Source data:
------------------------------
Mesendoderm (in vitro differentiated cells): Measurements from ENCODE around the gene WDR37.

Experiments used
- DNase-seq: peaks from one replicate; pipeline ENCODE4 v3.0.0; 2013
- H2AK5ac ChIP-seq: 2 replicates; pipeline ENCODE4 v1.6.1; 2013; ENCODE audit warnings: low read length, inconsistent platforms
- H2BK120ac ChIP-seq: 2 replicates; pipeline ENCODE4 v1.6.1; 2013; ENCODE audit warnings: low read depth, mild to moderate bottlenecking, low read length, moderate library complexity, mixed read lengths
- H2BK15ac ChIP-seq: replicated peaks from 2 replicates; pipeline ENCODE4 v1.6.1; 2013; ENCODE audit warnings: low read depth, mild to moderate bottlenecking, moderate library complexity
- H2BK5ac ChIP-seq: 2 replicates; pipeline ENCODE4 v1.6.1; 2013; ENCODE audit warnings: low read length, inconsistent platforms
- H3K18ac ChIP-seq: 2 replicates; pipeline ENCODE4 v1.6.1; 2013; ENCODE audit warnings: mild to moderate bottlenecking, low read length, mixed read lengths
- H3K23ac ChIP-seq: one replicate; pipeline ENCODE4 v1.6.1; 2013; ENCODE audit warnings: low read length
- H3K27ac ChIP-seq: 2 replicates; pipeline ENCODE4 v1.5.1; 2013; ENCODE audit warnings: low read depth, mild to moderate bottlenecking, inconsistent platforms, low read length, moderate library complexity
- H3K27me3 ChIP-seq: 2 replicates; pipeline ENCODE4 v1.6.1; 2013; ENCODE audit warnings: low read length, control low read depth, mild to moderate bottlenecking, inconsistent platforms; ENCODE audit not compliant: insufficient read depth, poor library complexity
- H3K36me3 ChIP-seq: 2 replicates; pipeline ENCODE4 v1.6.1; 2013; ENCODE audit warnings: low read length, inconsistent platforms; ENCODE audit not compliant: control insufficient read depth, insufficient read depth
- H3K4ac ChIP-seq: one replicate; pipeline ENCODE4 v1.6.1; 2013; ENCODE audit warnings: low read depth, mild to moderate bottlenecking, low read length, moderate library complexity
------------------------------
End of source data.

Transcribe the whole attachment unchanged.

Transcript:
Mesendoderm (in vitro differentiated cells): Measurements from ENCODE around the gene WDR37.

Experiments used
- DNase-seq: peaks from one replicate; pipeline ENCODE4 v3.0.0; 2013
- H2AK5ac ChIP-seq: 2 replicates; pipeline ENCODE4 v1.6.1; 2013; ENCODE audit warnings: low read length, inconsistent platforms
- H2BK120ac ChIP-seq: 2 replicates; pipeline ENCODE4 v1.6.1; 2013; ENCODE audit warnings: low read depth, mild to moderate bottlenecking, low read length, moderate library complexity, mixed read lengths
- H2BK15ac ChIP-seq: replicated peaks from 2 replicates; pipeline ENCODE4 v1.6.1; 2013; ENCODE audit warnings: low read depth, mild to moderate bottlenecking, moderate library complexity
- H2BK5ac ChIP-seq: 2 replicates; pipeline ENCODE4 v1.6.1; 2013; ENCODE audit warnings: low read length, inconsistent platforms
- H3K18ac ChIP-seq: 2 replicates; pipeline ENCODE4 v1.6.1; 2013; ENCODE audit warnings: mild to moderate bottlenecking, low read length, mixed read lengths
- H3K23ac ChIP-seq: one replicate; pipeline ENCODE4 v1.6.1; 2013; ENCODE audit warnings: low read length
- H3K27ac ChIP-seq: 2 replicates; pipeline ENCODE4 v1.5.1; 2013; ENCODE audit warnings: low read depth, mild to moderate bottlenecking, inconsistent platforms, low read length, moderate library complexity
- H3K27me3 ChIP-seq: 2 replicates; pipeline ENCODE4 v1.6.1; 2013; ENCODE audit warnings: low read length, control low read depth, mild to moderate bottlenecking, inconsistent platforms; ENCODE audit not compliant: insufficient read depth, poor library complexity
- H3K36me3 ChIP-seq: 2 replicates; pipeline ENCODE4 v1.6.1; 2013; ENCODE audit warnings: low read length, inconsistent platforms; ENCODE audit not compliant: control insufficient read depth, insufficient read depth
- H3K4ac ChIP-seq: one replicate; pipeline ENCODE4 v1.6.1; 2013; ENCODE audit warnings: low read depth, mild to moderate bottlenecking, low read length, moderate library complexity